Kenji Kawai

" The score Kenji Kawai wrote to Avalon is of unparalleled quality. "

Written by Joep de Bruijn - Review of the regular release

Avalon is a 2001 film directed by Mamoru Oshii and features a score by composer Kenji Kawai. Together they have created some of the most iconic works in the world of Japanese animation cinema, amongst them the Kidô Keisatsu Patorebâ (Patlabor) series, Kôkaku Kidôtai (Ghost in the Shell) and its sequel Kôkaku Kidôtai 2: Inosensu (Innocence). The poetic sightseeing sequence of Tokyo in Ghost in the Shell, with transcendental drums and Japanese children's choir, is one of the most imposing symbiosis I have seen. Similarly, the Japanese children´s choir and unrivalled taiko drumming come together as an evoluted new masterpiece in its sequel Innocence. Avalon has an equally brilliant score.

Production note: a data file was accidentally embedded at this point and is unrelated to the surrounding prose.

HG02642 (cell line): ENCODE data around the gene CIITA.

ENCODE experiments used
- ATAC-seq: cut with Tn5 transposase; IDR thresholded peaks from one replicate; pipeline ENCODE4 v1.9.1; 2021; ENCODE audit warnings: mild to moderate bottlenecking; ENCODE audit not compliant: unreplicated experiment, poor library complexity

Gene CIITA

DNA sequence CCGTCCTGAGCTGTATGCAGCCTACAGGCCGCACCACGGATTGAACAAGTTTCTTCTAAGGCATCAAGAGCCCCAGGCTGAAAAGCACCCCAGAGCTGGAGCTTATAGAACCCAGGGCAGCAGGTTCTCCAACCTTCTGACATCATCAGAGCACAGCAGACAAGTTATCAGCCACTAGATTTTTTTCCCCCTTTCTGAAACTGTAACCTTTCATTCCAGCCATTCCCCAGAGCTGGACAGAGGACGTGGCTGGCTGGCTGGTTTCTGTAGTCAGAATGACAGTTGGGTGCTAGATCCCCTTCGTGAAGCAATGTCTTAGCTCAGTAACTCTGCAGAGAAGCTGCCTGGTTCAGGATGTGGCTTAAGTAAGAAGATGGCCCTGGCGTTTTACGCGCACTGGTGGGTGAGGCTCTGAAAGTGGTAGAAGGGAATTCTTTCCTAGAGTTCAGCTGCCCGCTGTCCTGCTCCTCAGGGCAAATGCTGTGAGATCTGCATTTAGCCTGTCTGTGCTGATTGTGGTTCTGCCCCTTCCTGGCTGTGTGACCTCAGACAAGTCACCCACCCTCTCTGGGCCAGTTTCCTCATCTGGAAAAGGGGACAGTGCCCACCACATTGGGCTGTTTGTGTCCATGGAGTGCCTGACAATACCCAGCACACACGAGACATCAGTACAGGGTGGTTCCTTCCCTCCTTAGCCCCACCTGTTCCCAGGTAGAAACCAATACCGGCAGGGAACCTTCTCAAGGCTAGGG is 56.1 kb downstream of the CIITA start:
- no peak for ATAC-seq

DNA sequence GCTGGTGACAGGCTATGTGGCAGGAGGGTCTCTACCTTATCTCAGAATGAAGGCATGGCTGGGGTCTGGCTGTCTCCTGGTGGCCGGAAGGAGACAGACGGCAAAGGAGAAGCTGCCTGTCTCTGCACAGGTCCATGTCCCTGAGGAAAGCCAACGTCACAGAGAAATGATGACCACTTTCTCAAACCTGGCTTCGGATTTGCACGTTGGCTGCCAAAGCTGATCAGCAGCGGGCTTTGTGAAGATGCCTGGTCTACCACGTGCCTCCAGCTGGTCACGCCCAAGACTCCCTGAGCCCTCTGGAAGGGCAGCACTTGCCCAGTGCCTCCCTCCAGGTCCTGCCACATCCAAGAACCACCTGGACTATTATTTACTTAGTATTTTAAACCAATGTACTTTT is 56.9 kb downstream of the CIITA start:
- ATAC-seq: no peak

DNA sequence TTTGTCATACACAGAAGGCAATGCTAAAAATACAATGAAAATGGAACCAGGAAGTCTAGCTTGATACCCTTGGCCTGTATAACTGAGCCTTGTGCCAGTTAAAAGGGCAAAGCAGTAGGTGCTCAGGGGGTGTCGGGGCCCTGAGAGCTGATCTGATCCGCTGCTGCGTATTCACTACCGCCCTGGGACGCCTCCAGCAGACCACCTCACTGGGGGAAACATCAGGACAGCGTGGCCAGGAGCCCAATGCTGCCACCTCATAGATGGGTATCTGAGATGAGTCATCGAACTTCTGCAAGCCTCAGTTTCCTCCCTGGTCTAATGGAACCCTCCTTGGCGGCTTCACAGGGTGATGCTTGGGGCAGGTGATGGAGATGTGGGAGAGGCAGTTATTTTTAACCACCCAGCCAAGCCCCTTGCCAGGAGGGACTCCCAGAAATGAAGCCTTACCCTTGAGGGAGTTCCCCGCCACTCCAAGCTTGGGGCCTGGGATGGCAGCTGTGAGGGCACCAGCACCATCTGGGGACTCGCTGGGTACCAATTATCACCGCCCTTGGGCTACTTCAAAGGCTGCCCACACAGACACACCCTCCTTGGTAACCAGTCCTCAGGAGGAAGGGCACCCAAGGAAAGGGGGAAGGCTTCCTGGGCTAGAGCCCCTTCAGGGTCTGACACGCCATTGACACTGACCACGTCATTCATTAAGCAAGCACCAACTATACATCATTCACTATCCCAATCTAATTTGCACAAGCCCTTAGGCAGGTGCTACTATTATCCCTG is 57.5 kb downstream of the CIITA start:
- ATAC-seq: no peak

The film revolves around a virtual reality video game wherein protagonist Ash is trying to reach an unprecedented, higher level. Players are led to believe in a mythical island, Avalon, to rest once they reached the end of the game. The core element of the film is not to question reality perse, but rather seeing how it affects someone and how they deal with it. For one, Ash lives a rather lonely life, and does not seem social and does not really enjoy the things that aren't meant to be real. It is an aesthetic visceral experience, with an idiosyncratic sepia look that draws you into the world of the game and the isolated state in which Ash lives. Though the specific look is unique and for an acquired taste, the photography produces a variety of gorgeous images, intentionally bringing back memories of Andrei Tarkovsky (Stalker) by the sepia look, Krystof Kieślowski cinema and Kanal (Andrezj Wadja).